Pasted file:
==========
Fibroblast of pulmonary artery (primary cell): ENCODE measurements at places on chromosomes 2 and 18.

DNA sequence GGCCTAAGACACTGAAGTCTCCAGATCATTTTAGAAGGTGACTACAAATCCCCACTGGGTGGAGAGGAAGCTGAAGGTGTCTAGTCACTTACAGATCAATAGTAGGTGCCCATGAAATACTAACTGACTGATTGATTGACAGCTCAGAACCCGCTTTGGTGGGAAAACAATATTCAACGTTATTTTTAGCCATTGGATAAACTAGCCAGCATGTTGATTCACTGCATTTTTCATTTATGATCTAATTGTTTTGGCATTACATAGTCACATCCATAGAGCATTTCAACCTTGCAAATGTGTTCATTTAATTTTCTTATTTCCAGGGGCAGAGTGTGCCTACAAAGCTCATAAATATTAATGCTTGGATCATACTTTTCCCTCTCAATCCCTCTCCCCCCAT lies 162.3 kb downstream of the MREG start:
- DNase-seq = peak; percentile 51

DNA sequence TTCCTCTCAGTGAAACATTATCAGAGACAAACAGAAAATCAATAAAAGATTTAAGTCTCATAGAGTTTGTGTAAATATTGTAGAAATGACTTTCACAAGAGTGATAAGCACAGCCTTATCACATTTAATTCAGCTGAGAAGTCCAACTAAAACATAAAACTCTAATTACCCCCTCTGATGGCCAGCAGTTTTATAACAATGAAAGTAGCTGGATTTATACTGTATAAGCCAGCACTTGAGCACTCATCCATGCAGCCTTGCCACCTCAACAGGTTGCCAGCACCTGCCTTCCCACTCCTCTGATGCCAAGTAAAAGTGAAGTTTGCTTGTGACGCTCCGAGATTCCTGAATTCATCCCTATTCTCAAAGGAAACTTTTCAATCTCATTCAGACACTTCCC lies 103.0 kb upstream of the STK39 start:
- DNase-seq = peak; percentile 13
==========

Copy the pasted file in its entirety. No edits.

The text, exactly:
Fibroblast of pulmonary artery (primary cell): ENCODE measurements at places on chromosomes 2 and 18.

DNA sequence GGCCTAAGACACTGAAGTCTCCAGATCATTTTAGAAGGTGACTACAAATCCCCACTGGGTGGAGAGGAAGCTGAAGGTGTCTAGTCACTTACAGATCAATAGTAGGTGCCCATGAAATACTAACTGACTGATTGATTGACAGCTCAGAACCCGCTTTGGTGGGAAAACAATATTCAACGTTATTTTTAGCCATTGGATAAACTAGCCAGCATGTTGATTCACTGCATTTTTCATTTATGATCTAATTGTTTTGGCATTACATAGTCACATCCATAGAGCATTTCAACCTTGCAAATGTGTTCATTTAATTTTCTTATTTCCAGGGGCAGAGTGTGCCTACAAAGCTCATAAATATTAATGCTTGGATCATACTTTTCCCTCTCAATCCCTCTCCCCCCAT lies 162.3 kb downstream of the MREG start:
- DNase-seq = peak; percentile 51

DNA sequence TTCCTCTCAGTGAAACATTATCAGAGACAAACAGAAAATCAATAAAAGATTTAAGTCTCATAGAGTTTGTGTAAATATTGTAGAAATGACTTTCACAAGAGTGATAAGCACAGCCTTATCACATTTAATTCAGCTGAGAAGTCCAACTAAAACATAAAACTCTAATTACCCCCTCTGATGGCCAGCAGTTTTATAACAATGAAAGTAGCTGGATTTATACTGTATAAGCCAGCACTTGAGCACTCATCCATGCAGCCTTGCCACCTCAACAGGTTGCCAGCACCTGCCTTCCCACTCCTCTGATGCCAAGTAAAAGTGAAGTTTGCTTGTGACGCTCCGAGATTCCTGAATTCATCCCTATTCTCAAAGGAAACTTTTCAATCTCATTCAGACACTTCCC lies 103.0 kb upstream of the STK39 start:
- DNase-seq = peak; percentile 13